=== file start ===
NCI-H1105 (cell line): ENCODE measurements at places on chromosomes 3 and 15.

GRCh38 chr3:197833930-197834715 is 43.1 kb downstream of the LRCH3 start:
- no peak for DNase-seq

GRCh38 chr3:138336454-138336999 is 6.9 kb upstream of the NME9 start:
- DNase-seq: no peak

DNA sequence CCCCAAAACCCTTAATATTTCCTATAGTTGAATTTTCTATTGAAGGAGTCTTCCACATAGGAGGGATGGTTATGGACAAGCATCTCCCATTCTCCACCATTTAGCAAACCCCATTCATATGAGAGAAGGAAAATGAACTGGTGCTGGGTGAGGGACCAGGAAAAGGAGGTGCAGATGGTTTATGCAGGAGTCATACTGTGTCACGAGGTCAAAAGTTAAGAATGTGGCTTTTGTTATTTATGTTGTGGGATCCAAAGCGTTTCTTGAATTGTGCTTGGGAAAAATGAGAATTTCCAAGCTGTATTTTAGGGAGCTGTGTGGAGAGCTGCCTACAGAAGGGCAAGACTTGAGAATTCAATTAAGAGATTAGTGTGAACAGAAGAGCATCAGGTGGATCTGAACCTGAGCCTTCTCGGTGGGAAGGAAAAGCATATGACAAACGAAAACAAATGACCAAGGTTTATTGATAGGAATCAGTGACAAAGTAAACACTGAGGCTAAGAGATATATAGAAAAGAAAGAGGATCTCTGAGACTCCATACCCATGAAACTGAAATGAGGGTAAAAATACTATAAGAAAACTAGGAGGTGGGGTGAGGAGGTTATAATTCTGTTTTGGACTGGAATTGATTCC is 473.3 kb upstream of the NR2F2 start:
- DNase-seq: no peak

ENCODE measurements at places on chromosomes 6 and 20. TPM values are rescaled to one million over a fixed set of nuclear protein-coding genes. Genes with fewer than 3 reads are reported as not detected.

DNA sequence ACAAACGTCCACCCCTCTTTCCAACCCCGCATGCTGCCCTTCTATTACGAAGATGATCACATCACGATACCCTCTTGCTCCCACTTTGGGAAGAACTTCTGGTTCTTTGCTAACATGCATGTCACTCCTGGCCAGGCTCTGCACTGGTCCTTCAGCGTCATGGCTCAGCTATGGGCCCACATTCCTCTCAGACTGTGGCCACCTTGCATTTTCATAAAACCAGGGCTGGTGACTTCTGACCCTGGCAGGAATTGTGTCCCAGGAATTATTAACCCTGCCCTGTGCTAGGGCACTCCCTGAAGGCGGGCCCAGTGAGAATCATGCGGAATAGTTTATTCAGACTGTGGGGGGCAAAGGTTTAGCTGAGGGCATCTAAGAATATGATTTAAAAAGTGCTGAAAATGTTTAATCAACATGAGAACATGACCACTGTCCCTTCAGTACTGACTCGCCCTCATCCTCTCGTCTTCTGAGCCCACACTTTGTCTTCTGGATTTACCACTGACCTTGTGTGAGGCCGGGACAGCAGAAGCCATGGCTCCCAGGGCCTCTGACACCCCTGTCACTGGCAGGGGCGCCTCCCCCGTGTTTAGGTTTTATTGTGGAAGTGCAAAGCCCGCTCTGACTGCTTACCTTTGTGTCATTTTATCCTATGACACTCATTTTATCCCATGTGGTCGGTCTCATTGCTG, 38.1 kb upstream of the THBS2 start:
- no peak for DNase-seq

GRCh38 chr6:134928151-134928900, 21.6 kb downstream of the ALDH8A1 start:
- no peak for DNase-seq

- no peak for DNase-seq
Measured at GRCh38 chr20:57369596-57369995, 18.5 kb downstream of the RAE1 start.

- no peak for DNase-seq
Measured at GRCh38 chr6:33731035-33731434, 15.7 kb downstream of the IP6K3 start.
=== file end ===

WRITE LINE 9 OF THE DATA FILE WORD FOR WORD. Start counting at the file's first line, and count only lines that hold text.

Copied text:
DNA sequence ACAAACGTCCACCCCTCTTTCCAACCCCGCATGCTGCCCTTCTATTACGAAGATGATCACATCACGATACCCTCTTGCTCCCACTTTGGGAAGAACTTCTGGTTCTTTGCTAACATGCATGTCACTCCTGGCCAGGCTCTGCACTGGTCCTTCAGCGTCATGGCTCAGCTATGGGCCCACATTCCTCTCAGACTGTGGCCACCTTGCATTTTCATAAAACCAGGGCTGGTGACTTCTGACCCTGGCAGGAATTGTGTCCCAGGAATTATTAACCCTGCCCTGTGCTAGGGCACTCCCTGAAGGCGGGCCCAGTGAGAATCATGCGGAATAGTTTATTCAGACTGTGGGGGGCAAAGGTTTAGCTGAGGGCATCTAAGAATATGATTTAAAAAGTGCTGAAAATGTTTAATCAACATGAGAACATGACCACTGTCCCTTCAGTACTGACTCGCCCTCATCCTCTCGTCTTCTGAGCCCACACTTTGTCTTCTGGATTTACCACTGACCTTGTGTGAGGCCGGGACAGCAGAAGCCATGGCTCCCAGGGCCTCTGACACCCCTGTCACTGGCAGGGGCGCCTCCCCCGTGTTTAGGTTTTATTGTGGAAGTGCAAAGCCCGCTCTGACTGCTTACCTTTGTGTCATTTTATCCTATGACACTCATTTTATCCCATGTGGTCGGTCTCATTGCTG, 38.1 kb upstream of the THBS2 start: